32nd Plenary Meeting of General Assembly 72nd Session

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18-Oct-2017 01:51:53
Criminal Tribunal for Former Yugoslavia to close by year’s end, residual mechanism will assume remaining workload, its president tells General Assembly at 32nd plenary.

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Serbia’s Representative Refutes Claims Its Failure to Cooperate with Arrest Warrants Thwarting Progress on Two Remaining Cases

After 24 years of ground‑breaking work in the fight against impunity, the International Criminal Tribunal for the Former Yugoslavia would close its doors by end of year, having “blazed a trail of remarkable firsts”, the General Assembly heard today.

“In my view, the principle achievement of the Tribunal, and its most important legacy, is its ground‑breaking role in the fight against impunity,” said Tribunal President Carmel Agius.

Established in 1993 to deal with war crimes committed during the Balkans war, the Tribunal had issued more indictments than any other international criminal court and had successfully brought to justice 161 individuals for serious violations of international humanitarian law, he said. It was also the first international criminal tribunal since the post‑Second World War, Nuremberg and Tokyo tribunals and the first to indict a sitting Head of State.

“On front after front, the [Tribunal] has developed not only jurisprudence but also tools, procedures, and programmes to address specialized areas of international criminal law and practice, such as witness protection, state cooperation, and judicial efficiency,” he said.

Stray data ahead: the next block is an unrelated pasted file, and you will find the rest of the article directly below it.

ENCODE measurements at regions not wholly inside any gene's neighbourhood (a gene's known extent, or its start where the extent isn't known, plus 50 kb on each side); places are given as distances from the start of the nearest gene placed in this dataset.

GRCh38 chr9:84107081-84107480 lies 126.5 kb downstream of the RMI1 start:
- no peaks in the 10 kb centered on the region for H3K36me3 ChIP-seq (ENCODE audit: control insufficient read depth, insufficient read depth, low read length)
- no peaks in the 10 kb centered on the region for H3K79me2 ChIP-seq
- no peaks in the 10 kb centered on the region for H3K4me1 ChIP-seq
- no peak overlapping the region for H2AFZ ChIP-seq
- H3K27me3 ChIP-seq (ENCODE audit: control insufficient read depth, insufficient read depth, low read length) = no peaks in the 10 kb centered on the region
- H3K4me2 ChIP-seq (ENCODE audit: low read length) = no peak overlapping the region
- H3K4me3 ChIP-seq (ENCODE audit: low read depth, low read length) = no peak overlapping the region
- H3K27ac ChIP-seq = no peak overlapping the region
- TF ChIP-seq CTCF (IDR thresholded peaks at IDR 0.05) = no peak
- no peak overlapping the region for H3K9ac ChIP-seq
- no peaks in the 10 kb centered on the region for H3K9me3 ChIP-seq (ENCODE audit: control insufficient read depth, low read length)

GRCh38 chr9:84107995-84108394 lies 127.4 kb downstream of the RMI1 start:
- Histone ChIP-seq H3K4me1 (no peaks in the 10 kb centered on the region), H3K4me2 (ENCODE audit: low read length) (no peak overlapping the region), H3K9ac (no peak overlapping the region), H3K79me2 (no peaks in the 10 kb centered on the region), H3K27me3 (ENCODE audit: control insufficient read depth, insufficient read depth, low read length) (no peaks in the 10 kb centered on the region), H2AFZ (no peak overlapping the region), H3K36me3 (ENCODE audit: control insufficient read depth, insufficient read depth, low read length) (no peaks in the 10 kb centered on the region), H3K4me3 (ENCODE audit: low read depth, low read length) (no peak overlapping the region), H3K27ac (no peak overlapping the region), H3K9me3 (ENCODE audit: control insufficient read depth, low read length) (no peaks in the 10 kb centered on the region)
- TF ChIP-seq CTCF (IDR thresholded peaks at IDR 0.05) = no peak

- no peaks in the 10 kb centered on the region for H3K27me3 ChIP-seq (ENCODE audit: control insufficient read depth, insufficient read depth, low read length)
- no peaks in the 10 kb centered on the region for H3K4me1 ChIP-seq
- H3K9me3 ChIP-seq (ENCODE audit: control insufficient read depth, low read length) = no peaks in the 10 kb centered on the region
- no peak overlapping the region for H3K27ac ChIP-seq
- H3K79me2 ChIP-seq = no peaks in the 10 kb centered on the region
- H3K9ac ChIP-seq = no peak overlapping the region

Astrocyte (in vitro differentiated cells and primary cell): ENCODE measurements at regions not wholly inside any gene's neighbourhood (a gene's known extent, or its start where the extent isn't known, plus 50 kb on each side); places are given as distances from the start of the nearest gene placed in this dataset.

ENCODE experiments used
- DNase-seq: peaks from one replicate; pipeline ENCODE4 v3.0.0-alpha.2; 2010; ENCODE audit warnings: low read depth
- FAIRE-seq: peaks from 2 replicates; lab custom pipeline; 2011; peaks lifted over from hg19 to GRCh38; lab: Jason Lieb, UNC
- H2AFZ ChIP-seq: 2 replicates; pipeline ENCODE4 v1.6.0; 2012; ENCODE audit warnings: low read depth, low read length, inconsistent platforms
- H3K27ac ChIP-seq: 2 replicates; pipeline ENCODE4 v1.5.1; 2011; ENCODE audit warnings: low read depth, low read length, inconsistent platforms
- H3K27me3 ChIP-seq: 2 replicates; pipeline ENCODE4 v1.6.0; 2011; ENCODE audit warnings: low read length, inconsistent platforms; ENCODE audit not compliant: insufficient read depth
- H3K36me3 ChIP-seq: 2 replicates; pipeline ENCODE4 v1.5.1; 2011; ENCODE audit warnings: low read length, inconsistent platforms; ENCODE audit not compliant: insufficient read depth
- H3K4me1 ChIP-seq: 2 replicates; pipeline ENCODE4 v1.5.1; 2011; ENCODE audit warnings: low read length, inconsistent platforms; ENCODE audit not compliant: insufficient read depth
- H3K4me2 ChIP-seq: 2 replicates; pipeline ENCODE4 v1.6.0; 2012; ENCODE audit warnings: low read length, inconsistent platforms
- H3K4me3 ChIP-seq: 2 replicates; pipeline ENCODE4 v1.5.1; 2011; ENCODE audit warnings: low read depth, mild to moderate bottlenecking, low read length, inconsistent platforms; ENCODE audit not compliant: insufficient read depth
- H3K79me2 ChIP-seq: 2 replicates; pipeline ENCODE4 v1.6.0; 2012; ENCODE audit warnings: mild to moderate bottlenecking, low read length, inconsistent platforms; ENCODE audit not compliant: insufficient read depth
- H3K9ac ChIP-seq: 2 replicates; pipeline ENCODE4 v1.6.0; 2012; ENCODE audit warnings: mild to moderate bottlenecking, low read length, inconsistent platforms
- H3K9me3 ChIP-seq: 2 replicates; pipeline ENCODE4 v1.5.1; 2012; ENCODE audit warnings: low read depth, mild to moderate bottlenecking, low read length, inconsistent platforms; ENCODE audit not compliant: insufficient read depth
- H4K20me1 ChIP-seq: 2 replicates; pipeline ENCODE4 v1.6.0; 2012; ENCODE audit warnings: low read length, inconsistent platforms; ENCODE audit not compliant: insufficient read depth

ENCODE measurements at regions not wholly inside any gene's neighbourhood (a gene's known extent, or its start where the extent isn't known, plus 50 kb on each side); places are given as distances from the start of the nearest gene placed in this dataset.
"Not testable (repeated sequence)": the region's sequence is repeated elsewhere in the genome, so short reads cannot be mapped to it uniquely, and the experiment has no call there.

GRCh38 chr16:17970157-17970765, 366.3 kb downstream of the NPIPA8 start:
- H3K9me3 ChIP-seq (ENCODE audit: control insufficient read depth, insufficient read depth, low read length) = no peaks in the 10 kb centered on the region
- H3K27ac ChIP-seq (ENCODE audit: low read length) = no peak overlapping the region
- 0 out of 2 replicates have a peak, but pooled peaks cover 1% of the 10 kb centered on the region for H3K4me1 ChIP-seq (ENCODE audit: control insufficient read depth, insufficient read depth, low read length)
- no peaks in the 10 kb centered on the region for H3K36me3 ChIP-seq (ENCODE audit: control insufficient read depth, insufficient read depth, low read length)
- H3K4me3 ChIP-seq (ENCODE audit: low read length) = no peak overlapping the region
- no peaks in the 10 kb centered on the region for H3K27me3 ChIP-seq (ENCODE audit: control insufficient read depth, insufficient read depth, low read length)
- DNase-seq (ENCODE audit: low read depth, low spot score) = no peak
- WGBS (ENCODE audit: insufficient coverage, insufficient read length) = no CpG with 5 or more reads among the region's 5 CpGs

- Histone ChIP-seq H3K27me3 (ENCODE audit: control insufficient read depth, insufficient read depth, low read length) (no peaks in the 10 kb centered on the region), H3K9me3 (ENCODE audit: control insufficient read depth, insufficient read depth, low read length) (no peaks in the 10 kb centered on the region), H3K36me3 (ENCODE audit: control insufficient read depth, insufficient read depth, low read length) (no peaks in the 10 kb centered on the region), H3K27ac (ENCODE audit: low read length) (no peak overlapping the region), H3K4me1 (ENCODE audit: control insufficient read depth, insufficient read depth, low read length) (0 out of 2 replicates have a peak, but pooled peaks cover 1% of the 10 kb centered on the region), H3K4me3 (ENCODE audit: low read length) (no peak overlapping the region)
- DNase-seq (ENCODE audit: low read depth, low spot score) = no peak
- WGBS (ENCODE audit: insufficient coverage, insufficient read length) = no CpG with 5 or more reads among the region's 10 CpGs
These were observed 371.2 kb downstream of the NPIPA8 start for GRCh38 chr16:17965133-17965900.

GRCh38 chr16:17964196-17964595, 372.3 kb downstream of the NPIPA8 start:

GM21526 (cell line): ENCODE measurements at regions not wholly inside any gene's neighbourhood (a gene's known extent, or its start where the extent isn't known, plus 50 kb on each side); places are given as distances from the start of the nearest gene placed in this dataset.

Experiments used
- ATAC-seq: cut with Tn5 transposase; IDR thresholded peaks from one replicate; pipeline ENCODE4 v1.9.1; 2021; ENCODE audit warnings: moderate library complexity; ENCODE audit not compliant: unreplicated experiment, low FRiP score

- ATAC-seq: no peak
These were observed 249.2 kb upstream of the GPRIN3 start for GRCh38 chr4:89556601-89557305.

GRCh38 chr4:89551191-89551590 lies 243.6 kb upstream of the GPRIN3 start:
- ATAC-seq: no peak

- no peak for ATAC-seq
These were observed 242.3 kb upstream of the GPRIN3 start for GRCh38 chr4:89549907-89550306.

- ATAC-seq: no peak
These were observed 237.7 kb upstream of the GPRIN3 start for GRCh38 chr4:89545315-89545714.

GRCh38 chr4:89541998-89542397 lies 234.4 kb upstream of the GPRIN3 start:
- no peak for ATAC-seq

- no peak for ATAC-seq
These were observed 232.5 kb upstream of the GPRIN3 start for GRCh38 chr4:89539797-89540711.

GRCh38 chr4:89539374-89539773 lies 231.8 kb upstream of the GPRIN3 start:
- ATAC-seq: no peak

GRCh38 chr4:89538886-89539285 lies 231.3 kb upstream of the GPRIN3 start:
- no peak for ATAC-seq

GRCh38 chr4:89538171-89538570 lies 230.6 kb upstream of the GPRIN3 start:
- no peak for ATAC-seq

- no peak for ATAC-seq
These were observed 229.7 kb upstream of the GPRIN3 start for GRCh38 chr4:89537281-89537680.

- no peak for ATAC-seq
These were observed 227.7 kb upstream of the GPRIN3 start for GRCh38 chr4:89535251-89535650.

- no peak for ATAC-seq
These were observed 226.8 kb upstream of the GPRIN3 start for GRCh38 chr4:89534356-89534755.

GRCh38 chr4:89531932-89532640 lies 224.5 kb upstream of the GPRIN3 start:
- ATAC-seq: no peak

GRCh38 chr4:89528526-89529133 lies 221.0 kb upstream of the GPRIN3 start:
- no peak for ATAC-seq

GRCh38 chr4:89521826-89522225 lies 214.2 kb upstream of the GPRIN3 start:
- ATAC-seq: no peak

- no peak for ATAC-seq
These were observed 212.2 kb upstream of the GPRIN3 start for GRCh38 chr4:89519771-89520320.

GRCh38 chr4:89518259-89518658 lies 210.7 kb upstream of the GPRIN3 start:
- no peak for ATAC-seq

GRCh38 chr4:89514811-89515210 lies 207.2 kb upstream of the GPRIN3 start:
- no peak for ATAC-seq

Mr. Agius detailed progress made toward completing the Tribunal’s mandate and the transition of duties to the International Residual Mechanism of Criminal Tribunals. He said that judgments of the two remaining substantive cases were scheduled for 22 November for the Mladić trial case, and 29 November for the Prlić et al appeal case. There had been no progress in the cases against Petar Jojić and Vjerica Radeta, he said, adding that the accused were still at large in Serbia, due to Serbia’s lack of cooperation with the Tribunal.

He also underscored the importance of ensuring a seamless transfer of responsibilities to the Mechanism, while at the same time “taking pains” to ensure that the Tribunal’s efficient closure remained an example of other downsizing institutions to follow. By 1 January 2018, the Mechanism would have assumed full responsibility for all residual functions of the Tribunal, as well as its extensive archives.

Also briefing the General Assembly, Theodor Meron, President of the Residual Mechanism, said if the Mechanism failed to fulfil those responsibilities, it would be a failure not only for the legacies of both the Former Yugoslavia and Rwanda Tribunals but also for international justice itself.

“What victims and witnesses will come forward in the future to give evidence as to what they have seen in Syria, in Iraq, or in countless other conflicts” if it became apparent protections were not available, he asked, adding that States would no longer cooperate with investigations by providing sensitive information if the safeguarding of confidential materials could not be guaranteed.

He said the efficient completion of the Mechanism’s mandate would not be possible without such continued support, noting that due to limited resources all the entity’s work must be undertaken with the greatest efficiency and urgency and in the most cost‑effective manner possible. “We owe nothing less to this Organization and to the public interest of the international community at large,” he concluded.